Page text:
Local group spreads word about recycling

Published 12:01 am Sunday, December 2, 2012

Concordia Metals employees Dayton Davis and Carlton Jones help unload material from local residents for recycling. The company in VIdalia recycles various materials, including plastic bottles, milk jugs and paper.

A recycling program is on the horizon for Adams County, and with that comes the need for local organizations to make sure people know the importance of filling bins across the area.

The Green Alliance is a non-profit organization that has pushed for community recycling, and Director Jim Smith said it is time for his group to spread the word not only about the benefits of recycling but just how easy it can be.

“We want to start gearing up toward more education and marketing to make sure the curbside recycling program is a success,” Smith said. “Anytime recycling starts up in an area, there is always a process of education, and that’s going to be our role going forward.”

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To do that, the Green Alliance, which was founded by Steve McNerney and his wife Mary Jo four years ago, must attempt to change the mindset of a lot of people, Smith said.

“We have to change people’s underlying thought process on trash,” he said. “People get the idea of, ‘Why should I go through the trouble to separate trash into bins?’

“It’s important for our kids and our kids’ kids. Three-hundred years from now we want the Earth to be here for these kids.”

The Green Alliance started modestly, but the McNerneys laid the foundation for what the organization is able to do now, Smith said.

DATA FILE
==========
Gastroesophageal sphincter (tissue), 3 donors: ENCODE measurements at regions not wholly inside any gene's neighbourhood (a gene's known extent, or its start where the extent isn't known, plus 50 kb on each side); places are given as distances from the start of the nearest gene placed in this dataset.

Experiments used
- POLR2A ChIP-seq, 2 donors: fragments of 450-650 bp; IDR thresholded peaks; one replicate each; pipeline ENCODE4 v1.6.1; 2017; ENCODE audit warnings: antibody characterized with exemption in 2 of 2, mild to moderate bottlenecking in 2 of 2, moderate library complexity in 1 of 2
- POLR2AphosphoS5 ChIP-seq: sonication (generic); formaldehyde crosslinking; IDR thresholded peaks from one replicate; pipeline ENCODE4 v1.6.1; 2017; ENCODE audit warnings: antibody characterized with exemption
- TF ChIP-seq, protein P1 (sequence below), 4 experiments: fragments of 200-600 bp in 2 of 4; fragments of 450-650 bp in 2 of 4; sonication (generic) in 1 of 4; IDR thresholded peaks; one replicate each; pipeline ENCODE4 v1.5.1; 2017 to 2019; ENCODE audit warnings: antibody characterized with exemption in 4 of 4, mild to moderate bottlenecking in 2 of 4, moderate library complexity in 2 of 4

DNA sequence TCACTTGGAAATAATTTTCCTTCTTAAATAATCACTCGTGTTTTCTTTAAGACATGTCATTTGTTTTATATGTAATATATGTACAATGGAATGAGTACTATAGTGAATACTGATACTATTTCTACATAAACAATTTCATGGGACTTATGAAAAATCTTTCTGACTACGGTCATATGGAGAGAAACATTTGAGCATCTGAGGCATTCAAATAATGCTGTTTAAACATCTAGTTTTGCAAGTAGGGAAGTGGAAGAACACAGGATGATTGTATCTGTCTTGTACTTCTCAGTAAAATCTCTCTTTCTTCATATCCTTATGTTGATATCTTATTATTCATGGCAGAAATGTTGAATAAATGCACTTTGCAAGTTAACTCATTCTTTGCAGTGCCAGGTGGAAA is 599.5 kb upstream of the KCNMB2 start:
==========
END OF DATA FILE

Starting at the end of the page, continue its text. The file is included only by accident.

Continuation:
“It’s taken that long to get us to where we are now,” he said. “They started thinking about how we could get recycling going and were working on it for four years. They had a ton of ideas, but never had all the things come together at once.”

Smith said that opportunity has presented itself now, with the City of Natchez’s new trash contract allowing 1,700 households to participate in a curbside recycling pilot program at no cost to the city.

The Green Alliance hopes to make sure those first 1,700 households are the beginning of something much bigger, Smith said.

“We hope to have the full city and most of the county doing curbside pickup,” he said. “And then we want to make it regional and include Jefferson County, Franklin County and Wilkinson County. Our long-term goal is to have the whole Miss-Lou.”

Currently members of the community who participate in recycling must personally bring their items to Concordia Metal locations in Natchez or Vidalia.

Smith hopes that more people will continue to participate in the drop-off program, and he also hopes to expand other programs across the area, he said.

“The Green Alliance is trying to go beyond curbside,” he said. “We want people to have it at work and at school. The (Environmental Protection Agency) has a slogan, ‘Reduce, Reuse and Recycle.’

“It’s not all about recycling. When you go into the grocery store, it’s better to buy the gallon jugs of water than the individual bottles. Most people don’t know how their purchases impact the environment.”

A variety of things that can be recycled outside of paper, plastic and metal, and Smith said educating people on all the things they can bring — even old computers and used Christmas lights — is part of the battle.

The Green Alliance will discuss its plan of action for education and marketing at its Dec. 13 meeting. The meeting will be at 4 p.m. at the Historic Natchez Foundation, and Smith hopes prospective members will attend, he said. Smith estimates that the organization has approximately 25 members currently.

“We plan to come up with a slogan and start formulating the key messages to start the campaign in January,” Smith said.

The recycling pilot program is scheduled to begin in June, and Smith said his organization will hit the neighborhoods to ensure that it is a success.

“We will coordinate an effort to go into those neighborhoods (that are selected), and we hope to get tons of people involved,” he said.

The hopes of a new city-wide recycling program have Smith thinking about the Green Alliance’s founders and just how far the group has come, he said.

“They did a tremendous job for years getting it started and fighting an up-hill battle,” he said. “They are the reason it’s gotten to this point.”

The Green Alliance is a sub-group of the Community Alliance.